A Place for Everything
Reading Comprehension Activity

Jackson learns the importance of having everything in its place the hard way.

Topic(s): Humor, Realistic Fiction. Skill(s): Context Clues. Genre(s): Prose

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“Jackson, I love you. But you may be the messiest boy in the world,” Jackson’s mother said as she placed a stack of clean clothes on his already crowded dresser.

“No way, Mom.”

“No? Why not?”

“Because you haven’t met every boy in the world, so there is no way you could know that!”

Mom smiled. “Maybe. But I bet you are in the top ten! Put all of these clothes away before you go to bed.”

“Okay. I will. Thanks for washing them.”

“Thanks for putting them away. Remember, before you go to bed! A place for everything, and everything in its place.”

“I know. I know. I’ll put them away. I promise!”

After his mom left the room, Jackson looked around. He didn’t understand his mom sometimes. His room wasn’t that messy! Sure, there was some stuff on the floor, on top of the dresser, and under his bed, but he could still walk around without stepping on stuff. Mostly.

He pulled on a baseball cap and left the room. It was a beautiful summer day. School ended a few days ago and Jackson couldn’t wait to get outside and ride his bike. He walked past his little sister Sophie who was playing with some dolls on the living room floor. Jackson hoped she didn’t follow him. Sometimes a guy just wanted to be alone. “Hey Sophie,” he said as he passed.

“Hi Jackson,” Sophie said as she pulled a dress on one of her dolls.

Jackson stepped through the back door and onto the porch. A gentle breeze was blowing, and he could smell the pink flowers in baskets hanging along the front of the porch. He wondered what they were called. Maybe he’d ask his mom later, he thought. She’d like that. Mom loved her flowers.

He rode his bike through the yard and toward the road. They lived in the country and didn’t get much traffic. Still, he always looked both ways to be sure no car was coming. Far down the road, he could see someone riding a bike. Who was that? Then he saw the bright blonde hair and he knew. Kaylee Monroe! Only the prettiest girl in first grade! They rode the same bus, sat in the same class, lived only a few houses apart, but still Jackson had never talked to her. Ever! Today would be the day!

He looked down at his jeans. They were dirty and the knees were green from playing in the grass. He smelled under his arms. His shirt was even worse! Jackson turned his bike and rode as fast as he could back to the house. He ran through the door, past Sophie who yelled out “Hey!” as he stepped on one of her dolls, and up the stairs to his room. He pulled on clean clothes from the stack his mom left and then looked into the dresser mirror. His hair poked out from under the baseball cap. He pulled the cap off and ran his fingers through his hair. It looked even worse now.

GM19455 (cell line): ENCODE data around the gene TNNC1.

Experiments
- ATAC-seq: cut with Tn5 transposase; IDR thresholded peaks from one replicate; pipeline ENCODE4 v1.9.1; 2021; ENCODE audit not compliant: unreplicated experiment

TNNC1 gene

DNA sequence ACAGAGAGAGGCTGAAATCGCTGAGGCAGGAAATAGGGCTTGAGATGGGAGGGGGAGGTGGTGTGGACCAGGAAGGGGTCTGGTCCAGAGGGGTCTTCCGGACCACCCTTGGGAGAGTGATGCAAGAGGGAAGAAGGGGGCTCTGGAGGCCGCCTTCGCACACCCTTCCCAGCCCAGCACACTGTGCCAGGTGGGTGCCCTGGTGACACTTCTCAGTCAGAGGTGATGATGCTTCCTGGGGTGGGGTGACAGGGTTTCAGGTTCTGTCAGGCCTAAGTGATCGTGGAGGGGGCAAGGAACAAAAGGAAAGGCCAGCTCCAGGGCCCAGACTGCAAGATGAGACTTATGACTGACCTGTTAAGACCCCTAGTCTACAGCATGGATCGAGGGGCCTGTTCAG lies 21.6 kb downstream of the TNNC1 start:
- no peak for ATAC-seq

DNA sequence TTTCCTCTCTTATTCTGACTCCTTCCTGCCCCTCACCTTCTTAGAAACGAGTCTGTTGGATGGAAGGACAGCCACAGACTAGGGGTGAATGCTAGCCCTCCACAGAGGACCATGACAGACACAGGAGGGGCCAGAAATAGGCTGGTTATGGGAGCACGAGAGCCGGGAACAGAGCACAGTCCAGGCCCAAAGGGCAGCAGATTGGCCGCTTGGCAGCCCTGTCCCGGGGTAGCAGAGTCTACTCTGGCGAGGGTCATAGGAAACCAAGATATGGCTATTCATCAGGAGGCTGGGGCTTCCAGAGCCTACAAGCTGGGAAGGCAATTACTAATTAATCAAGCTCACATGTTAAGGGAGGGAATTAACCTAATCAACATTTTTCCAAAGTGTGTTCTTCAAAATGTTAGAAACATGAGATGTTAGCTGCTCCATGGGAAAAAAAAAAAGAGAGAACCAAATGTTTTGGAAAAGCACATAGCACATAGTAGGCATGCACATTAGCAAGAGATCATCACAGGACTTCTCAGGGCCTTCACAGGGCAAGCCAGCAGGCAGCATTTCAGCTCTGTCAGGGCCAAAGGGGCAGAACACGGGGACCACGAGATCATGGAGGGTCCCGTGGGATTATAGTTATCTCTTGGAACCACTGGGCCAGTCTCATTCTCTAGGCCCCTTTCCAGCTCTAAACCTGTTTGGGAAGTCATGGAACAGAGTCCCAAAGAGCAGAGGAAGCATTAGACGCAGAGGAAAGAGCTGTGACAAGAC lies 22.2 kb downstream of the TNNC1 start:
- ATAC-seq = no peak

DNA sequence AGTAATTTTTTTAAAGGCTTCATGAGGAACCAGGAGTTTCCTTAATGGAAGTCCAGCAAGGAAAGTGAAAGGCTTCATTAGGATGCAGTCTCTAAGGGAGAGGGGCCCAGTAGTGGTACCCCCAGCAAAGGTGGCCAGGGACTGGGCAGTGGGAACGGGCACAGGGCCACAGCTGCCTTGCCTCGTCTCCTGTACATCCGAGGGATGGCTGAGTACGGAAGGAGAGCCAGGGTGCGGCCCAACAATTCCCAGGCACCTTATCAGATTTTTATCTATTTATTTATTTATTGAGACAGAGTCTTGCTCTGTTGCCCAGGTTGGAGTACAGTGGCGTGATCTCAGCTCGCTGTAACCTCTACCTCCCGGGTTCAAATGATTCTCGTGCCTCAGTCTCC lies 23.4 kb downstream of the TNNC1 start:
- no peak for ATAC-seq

“My comb!” Jackson searched the top of his dresser, under the clothes and toys. “Where’s my comb!” It should be on top of his dresser, but it wasn’t there! He ran out of his room and across the hall into his brother Carter’s room. He looked out the front window and tried to see down the road. He couldn’t see Kaylee yet. But she’d be here soon!

He ran back toward his room, slipped, and fell on the floor in the hall, banging his knee. “Ouch!” he yelled. Jackson got to his feet, limping a little, and hurried back to his room. Dropping to his knees, he looked under his bed for the comb. Nothing but parts of his racetrack, some dirty socks, and his old football. He pulled the football out so he could play with it later.

Jackson rubbed his sore knee as he got up and then ran back to his dresser. He pushed his hair down again and put the cap on. “Oh well,” he said as he looked at his hair. He turned and ran toward the door. Just before he reached it, he stepped on something and fell hard. His face hit the floor and he felt pain in his lip. He reached up and touched his mouth. A small drop of blood was on his finger. “Great!” he said. “That’s all I need!” He looked over at the football he just tripped over. He was done. He could not go out there and talk to Kaylee for the first time ever with a bloody lip.

He stayed on the floor. This was the worst day ever.

After a few minutes, he rolled to his side. As he did, he could see his comb. Under the dresser. He remembered his mom saying, “A place for everything, and everything in its place.” He stood slowly. Maybe he would go for a bike ride later. Right now, he was going to clean his room.

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